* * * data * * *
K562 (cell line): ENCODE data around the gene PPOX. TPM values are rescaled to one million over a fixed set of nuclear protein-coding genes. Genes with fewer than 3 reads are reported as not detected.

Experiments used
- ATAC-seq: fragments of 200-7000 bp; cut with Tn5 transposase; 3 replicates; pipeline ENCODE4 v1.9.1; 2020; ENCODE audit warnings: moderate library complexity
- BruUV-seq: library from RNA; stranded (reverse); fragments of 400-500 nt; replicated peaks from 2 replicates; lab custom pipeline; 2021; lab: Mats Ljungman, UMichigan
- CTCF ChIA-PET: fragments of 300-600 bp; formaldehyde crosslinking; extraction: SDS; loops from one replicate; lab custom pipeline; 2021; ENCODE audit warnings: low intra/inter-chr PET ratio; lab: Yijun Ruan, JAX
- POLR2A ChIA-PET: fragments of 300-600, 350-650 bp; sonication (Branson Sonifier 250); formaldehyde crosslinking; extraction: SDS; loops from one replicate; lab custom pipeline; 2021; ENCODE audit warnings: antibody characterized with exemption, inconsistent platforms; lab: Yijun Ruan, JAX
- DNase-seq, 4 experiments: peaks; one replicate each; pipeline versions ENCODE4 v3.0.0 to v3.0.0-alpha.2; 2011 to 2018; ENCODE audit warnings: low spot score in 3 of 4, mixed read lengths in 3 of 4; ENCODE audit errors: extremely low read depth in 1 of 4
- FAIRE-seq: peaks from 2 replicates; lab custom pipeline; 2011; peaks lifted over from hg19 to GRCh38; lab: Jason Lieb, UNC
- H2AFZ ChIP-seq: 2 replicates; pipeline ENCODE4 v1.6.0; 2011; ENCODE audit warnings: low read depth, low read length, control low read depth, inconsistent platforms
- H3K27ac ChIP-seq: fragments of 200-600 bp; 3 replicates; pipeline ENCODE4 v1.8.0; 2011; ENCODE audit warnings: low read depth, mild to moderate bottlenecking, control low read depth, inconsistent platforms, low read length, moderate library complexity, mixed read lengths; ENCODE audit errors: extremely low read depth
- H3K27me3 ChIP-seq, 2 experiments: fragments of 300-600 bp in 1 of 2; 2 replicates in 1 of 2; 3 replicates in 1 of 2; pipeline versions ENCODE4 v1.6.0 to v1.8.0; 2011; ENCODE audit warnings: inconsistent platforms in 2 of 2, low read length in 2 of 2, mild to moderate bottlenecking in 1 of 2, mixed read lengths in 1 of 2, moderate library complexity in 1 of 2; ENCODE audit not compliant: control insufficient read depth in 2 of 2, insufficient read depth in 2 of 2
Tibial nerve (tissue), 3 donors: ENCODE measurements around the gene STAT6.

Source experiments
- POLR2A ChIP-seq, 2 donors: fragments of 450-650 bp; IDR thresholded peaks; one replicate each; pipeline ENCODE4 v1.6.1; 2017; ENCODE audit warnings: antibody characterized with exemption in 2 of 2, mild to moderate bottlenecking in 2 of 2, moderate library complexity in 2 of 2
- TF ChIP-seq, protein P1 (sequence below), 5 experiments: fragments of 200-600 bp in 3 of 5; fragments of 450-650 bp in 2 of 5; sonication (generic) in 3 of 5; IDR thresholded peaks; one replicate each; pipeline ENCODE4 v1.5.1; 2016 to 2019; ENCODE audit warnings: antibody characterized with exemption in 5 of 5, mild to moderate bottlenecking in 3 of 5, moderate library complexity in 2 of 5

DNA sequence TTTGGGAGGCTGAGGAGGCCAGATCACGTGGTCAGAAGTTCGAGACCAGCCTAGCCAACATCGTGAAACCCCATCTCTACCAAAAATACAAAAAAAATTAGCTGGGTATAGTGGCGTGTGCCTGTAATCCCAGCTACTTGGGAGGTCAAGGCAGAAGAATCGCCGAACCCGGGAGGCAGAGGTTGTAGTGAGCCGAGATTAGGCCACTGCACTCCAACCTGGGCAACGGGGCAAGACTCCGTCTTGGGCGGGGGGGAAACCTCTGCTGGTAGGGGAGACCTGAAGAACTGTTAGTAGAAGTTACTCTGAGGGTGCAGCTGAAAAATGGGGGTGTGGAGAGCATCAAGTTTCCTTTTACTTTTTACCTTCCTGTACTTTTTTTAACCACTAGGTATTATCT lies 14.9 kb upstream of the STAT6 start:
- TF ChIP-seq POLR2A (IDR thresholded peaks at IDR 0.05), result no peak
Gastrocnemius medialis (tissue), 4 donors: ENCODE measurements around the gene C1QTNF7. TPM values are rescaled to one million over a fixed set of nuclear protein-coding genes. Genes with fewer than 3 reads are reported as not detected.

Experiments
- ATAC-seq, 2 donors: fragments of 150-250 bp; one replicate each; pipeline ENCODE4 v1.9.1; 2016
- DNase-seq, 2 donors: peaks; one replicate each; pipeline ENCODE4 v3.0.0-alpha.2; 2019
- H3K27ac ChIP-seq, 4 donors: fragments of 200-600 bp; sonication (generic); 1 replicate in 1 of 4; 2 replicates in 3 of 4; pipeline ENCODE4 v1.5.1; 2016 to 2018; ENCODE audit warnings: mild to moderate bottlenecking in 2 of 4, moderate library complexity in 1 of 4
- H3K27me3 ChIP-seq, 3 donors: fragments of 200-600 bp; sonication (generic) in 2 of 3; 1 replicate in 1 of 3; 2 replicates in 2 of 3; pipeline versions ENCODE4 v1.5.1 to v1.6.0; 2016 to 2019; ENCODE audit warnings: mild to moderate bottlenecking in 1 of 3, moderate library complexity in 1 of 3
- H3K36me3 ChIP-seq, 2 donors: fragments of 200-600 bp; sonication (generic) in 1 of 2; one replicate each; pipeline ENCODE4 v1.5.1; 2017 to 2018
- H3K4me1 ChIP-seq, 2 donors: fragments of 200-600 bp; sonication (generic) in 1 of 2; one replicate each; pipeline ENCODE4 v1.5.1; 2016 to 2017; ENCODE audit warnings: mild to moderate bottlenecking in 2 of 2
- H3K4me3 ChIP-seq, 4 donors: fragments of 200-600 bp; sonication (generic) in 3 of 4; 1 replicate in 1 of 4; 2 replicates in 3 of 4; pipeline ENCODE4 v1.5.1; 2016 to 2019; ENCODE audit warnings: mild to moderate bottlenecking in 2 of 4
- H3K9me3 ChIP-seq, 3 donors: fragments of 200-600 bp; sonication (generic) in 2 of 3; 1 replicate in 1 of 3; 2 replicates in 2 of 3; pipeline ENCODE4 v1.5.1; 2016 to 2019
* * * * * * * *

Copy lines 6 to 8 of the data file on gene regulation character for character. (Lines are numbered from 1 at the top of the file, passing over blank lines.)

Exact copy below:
- POLR2A ChIA-PET: fragments of 300-600, 350-650 bp; sonication (Branson Sonifier 250); formaldehyde crosslinking; extraction: SDS; loops from one replicate; lab custom pipeline; 2021; ENCODE audit warnings: antibody characterized with exemption, inconsistent platforms; lab: Yijun Ruan, JAX
- DNase-seq, 4 experiments: peaks; one replicate each; pipeline versions ENCODE4 v3.0.0 to v3.0.0-alpha.2; 2011 to 2018; ENCODE audit warnings: low spot score in 3 of 4, mixed read lengths in 3 of 4; ENCODE audit errors: extremely low read depth in 1 of 4
- FAIRE-seq: peaks from 2 replicates; lab custom pipeline; 2011; peaks lifted over from hg19 to GRCh38; lab: Jason Lieb, UNC